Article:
A residential street in the Rockaways is the first in the city to be redesigned with groundbreaking infrastructure methods to absorb stormwater and reduce tidal flooding from Jamaica Bay.
The city’s Department of Environmental Protection (DEP) announced on Sept. 6 that construction on a $1.2 million project that transformed three roadway medians into green infrastructure “sponges” that mitigate chronic flooding on Beach 67th Street between Almeda and Thursby Avenues in Arverne have been completed.
“Transforming these medians into working green infrastructure that absorbs stormwater helps reduce any flooding along Beach 67th Street while also protecting nearby Jamaica Bay,” DEP Commissioner Rohit Aggarwala. “In just the last several years we have constructed more than 12,000 similar installations that absorb stormwater and beautify neighborhoods across the city. We will continue to aggressively expand this critical work that is making our city more resilient to the changing climate.”
The completion of the project was announced just as forecasters began to warn of a potential hurricane threat to the East Coast forming in the Atlantic. Tropical Storm Lee was upgraded to a hurricane on Wednesday with the potential to become a category 4 hurricane by the weekend, but it is too early to predict the storm’s path.
“As peak hurricane season nears, these new green infrastructure sponged in Arverne are a welcome addition to the Rockaway community, which we know is extremely prone to strong storms and coastal flooding,” Queens Borough President Donovan Richards said. “Every new median helps as we leave no stone unturned to mitigate flooding and protect our shoreline communities.”
Work included removing the old median curbs, trees, plantings and the accumulated trash. Stormwater storage vaults and drains were installed five feet below the surface and covered with stones and engineered soil – all elements designed to maximize the amount of stormwater that the median will be able to contain. Modeling shows that the new medians will absorb approximately 90,000 gallons of stormwater annually.
“Resiliency is essential to the health and safety of our communities, especially on the Rockaway Peninsula,” Councilwoman Selvena Brooks-Powers said. “I applaud DEP’s efforts to expand green infrastructure in our community and improve our stormwater management systems, and I look forward to further investments in the resiliency and sustainability of the Rockaway community.”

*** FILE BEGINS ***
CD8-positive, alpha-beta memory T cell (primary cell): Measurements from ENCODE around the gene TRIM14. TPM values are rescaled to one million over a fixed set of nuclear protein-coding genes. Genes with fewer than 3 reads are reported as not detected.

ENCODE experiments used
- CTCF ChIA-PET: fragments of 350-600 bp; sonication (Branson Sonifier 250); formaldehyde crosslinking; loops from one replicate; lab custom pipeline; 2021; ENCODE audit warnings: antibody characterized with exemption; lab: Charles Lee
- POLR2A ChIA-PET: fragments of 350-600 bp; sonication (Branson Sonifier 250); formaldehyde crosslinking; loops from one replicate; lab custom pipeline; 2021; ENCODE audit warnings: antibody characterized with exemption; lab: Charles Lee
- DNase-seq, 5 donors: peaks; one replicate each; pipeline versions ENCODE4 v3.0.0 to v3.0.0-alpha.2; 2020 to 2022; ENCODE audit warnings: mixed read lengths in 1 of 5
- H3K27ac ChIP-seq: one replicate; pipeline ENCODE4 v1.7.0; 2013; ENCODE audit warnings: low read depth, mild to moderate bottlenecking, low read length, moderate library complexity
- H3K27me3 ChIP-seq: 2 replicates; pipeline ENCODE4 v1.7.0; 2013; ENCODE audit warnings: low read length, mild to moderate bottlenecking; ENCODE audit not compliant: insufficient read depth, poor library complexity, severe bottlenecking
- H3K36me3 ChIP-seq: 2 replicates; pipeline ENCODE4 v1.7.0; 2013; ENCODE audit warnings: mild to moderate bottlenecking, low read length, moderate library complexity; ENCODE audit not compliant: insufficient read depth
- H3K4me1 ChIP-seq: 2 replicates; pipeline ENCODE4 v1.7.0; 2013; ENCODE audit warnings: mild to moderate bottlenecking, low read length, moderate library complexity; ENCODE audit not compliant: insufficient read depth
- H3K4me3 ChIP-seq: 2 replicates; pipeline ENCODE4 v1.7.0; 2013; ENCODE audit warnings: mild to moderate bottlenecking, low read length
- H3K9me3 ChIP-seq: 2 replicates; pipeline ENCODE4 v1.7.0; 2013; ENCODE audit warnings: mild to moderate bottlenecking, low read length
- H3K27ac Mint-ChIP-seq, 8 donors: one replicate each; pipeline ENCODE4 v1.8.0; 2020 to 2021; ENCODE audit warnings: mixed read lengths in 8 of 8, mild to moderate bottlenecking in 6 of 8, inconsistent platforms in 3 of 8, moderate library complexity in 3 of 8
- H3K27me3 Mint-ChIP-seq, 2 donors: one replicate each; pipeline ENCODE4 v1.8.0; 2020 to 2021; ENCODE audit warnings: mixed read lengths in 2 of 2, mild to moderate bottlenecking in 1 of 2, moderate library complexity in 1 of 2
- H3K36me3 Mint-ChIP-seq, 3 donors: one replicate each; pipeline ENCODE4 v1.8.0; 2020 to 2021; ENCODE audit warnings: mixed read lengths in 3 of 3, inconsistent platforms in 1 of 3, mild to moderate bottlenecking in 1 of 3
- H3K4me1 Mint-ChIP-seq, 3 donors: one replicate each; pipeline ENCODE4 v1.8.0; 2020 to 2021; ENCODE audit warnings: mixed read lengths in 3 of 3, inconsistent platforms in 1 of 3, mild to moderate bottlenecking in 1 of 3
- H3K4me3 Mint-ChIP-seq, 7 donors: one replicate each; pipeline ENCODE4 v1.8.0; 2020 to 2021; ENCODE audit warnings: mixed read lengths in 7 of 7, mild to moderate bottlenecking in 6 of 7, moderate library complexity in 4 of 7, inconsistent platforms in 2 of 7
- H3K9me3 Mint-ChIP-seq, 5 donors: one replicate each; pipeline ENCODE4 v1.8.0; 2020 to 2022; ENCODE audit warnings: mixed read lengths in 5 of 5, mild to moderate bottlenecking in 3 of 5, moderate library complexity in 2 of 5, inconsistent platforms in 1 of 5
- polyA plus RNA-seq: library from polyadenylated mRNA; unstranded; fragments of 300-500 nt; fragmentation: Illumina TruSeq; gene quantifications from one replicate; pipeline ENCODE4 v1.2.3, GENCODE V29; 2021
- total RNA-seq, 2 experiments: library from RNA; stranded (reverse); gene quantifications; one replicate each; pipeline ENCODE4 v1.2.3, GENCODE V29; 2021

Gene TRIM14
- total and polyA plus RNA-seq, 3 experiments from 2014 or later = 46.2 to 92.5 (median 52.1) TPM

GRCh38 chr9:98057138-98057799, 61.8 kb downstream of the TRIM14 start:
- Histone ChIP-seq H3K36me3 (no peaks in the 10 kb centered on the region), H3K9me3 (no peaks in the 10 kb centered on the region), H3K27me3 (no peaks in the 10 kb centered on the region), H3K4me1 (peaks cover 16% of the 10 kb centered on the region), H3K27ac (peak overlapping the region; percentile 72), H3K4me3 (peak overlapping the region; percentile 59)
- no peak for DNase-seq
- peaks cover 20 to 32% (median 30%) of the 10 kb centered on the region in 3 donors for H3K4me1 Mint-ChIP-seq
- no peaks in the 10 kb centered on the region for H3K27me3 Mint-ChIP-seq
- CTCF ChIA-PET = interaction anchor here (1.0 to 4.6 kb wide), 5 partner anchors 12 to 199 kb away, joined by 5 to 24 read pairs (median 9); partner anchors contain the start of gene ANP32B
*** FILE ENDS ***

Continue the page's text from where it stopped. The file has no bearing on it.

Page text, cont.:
The landscape work includes the addition of native plants, shrubs, ornamental grasses and perennial wildflowers, which will also help absorb stormwater and enhance the aesthetic value of the surrounding area. To ensure that stormwater drains into the medians, the project included reconstructing the sidewalks and curbs, and resurfacing of the roadways to properly pitch them. Openings along the curb of the new medians also allow stormwater to drain into the planted areas and the subsurface detention systems.
“The completion of this green infrastructure project in Arverne is a significant step in our efforts to combat increased flooding that is devastating to residents of southeast Queens,” State Senator James Sanders said. “We are in the midst of a climate emergency, and this is the type of action that is needed. Investing in green infrastructure is not just about environmental sustainability, but also about protecting our communities for generations to come.”
Additional large concrete medians in the borough, including Queens Village, will be transformed into resilient green infrastructure medians, with additional sites in the planning and design stages. Assemblyman Khaleel Anderson hopes to see the DEP expand the green infrastructure “sponges” to other locations in southeast Queens.
“I am delighted to see the realization of the Arverne Medians Green Infrastructure Project, transforming underutilized roadway medians into green infrastructure,” Anderson said. “This innovative project is the first of its kind here in New York City and I am proud to welcome green infrastructure here in the Arverne region of my district. As we grapple with the impacts of climate change, such as rising sea levels and flash flooding, these modifications will be vital for working-class families of color here in Assembly District 31. I strongly urge the Department of Environmental Protection to expand this innovative infrastructure project to include the Rockaway Peninsula and all communities across Southeast Queens that are vulnerable to flooding.”